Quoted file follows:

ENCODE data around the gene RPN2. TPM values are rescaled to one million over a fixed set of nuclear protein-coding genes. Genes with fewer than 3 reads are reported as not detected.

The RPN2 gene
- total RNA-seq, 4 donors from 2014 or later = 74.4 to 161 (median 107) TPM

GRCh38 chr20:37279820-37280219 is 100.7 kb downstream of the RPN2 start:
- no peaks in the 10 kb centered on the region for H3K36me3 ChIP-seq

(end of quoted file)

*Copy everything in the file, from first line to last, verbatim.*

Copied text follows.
ENCODE data around the gene RPN2. TPM values are rescaled to one million over a fixed set of nuclear protein-coding genes. Genes with fewer than 3 reads are reported as not detected.

The RPN2 gene
- total RNA-seq, 4 donors from 2014 or later = 74.4 to 161 (median 107) TPM

GRCh38 chr20:37279820-37280219 is 100.7 kb downstream of the RPN2 start:
- no peaks in the 10 kb centered on the region for H3K36me3 ChIP-seq